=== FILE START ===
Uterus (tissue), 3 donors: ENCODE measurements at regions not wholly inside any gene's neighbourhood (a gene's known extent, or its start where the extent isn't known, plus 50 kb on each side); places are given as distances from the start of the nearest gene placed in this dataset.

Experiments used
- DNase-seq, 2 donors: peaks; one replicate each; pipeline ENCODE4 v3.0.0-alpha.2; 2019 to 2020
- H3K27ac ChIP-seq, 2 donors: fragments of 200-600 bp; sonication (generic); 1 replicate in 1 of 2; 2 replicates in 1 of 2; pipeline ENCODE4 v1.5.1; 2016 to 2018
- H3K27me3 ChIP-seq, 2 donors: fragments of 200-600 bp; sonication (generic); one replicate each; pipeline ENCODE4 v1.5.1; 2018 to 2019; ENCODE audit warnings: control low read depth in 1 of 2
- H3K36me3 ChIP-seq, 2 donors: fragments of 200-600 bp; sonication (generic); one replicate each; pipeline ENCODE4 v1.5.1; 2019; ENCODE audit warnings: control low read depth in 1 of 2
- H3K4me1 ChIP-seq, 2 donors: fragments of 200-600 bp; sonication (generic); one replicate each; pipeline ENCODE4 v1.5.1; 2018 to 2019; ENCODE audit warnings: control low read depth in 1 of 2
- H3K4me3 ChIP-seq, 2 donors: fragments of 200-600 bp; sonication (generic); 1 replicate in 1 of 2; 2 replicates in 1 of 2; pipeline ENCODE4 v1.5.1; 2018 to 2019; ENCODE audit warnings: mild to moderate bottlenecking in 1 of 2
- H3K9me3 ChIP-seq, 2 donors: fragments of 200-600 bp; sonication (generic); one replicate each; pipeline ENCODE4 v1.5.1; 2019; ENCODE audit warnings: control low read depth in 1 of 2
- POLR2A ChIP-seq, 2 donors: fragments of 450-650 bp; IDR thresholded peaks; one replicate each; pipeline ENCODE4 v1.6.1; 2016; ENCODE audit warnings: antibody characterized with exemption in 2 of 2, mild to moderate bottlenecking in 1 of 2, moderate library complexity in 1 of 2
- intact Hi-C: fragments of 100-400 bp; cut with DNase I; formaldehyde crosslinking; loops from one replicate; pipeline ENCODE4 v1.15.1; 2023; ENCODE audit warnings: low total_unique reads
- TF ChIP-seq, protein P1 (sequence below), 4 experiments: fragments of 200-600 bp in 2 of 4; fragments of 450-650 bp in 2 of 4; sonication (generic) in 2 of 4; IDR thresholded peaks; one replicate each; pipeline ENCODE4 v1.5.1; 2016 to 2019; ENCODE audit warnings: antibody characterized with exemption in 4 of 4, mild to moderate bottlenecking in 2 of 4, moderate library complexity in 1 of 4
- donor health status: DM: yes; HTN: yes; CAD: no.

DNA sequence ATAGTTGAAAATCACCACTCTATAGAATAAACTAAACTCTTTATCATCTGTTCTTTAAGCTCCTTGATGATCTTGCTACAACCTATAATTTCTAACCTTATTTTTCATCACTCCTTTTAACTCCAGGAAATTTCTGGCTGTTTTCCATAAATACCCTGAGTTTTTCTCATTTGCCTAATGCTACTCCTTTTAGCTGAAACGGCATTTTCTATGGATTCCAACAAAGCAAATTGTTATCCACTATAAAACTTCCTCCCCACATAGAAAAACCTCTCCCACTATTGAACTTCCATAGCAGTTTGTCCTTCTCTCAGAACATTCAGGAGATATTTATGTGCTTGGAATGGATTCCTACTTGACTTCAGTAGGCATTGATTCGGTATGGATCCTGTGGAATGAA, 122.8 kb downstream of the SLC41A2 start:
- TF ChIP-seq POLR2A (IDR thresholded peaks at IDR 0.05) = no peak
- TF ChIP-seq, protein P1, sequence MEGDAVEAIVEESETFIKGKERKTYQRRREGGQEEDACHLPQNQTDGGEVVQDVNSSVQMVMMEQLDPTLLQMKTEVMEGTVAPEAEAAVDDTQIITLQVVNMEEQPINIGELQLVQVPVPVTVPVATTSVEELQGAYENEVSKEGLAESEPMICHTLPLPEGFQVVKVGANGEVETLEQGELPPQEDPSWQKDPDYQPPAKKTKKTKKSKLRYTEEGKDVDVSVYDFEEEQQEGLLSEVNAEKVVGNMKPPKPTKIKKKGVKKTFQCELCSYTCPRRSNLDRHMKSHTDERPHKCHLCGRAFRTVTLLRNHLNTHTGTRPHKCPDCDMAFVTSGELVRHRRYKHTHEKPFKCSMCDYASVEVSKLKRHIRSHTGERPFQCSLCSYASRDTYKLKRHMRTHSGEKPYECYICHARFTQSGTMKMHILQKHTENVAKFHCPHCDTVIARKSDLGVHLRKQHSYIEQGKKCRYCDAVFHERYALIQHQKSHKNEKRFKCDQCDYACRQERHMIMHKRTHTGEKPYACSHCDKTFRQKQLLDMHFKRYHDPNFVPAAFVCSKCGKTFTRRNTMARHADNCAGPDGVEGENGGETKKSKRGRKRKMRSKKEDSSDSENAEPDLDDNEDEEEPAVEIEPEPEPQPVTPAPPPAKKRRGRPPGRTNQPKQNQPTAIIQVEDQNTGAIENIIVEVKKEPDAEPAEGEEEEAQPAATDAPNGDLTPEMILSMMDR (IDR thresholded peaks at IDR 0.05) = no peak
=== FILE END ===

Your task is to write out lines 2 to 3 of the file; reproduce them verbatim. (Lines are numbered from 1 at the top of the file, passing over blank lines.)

Experiments used
- DNase-seq, 2 donors: peaks; one replicate each; pipeline ENCODE4 v3.0.0-alpha.2; 2019 to 2020